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Finding the angular displacement

  • Thread starter Schu
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  • #1
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Here's the question:
the rotor of a helicopter starts from REST and reaches it's operating speed in 7.28s If the angular acceleration of the rotor is 92.5 rad/s^2, what is the angular displacement during that time?

I'm not sure where to start.
If I multiply the time by the acceleration I would get the velocity only in rad/s.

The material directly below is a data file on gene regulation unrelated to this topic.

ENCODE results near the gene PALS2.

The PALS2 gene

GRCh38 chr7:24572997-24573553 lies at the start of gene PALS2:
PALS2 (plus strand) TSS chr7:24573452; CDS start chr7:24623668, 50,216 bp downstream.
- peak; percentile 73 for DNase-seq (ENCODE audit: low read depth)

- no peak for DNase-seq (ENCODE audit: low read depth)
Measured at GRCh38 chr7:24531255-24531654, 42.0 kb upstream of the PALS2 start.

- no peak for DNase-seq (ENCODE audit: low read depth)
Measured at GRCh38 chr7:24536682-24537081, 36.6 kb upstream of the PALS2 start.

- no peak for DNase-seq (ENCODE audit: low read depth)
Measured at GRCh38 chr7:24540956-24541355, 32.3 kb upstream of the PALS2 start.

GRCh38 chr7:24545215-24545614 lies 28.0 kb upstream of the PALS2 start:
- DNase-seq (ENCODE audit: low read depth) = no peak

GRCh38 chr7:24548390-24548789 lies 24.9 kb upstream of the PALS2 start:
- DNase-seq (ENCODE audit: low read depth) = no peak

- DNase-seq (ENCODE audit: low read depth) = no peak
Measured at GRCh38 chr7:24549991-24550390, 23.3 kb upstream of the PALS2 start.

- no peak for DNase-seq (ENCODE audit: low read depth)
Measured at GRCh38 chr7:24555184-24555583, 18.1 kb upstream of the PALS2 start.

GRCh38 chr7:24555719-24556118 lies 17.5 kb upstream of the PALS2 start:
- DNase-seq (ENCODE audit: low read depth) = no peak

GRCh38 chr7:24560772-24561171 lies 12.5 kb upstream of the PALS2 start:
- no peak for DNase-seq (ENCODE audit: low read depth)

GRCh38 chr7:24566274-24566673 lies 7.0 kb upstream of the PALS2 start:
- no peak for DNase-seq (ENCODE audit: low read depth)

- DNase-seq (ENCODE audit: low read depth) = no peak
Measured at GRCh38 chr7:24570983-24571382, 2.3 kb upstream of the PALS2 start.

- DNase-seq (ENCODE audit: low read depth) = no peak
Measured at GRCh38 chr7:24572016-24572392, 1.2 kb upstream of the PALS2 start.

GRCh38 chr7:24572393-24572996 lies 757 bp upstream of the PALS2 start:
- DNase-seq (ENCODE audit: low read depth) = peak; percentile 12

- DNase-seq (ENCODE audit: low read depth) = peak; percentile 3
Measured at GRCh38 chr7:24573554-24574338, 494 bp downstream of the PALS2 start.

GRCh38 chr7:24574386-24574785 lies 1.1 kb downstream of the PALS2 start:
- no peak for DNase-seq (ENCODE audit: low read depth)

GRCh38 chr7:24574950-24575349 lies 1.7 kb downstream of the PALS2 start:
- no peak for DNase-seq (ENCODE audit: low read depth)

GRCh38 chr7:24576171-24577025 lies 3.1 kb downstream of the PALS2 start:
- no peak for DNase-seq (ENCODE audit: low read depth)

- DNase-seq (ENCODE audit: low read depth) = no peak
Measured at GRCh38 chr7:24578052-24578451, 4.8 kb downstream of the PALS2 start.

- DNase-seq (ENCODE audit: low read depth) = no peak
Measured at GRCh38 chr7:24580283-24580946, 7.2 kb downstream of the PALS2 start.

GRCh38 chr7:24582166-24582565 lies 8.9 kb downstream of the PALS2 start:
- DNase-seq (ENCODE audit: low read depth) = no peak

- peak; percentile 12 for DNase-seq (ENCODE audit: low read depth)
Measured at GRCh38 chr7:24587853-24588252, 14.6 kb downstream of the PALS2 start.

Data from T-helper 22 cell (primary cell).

But then I was thinking more like:
Angular position= 1/2 (angular acceleration) *t^2+(initial angular velocity)*t+(initial angular position)

If I plug them into the angular position formula I get 2451.176 rad

Is the angular displacement a fancy way to say angular position?? :confused:
Is this the right track to be on?
 

Answers and Replies

  • #2
arildno
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It's definitely the right track!
(displacement=new position minus old position, so by assuming old angular position 0, the angular displacement equals the new angular position)
 

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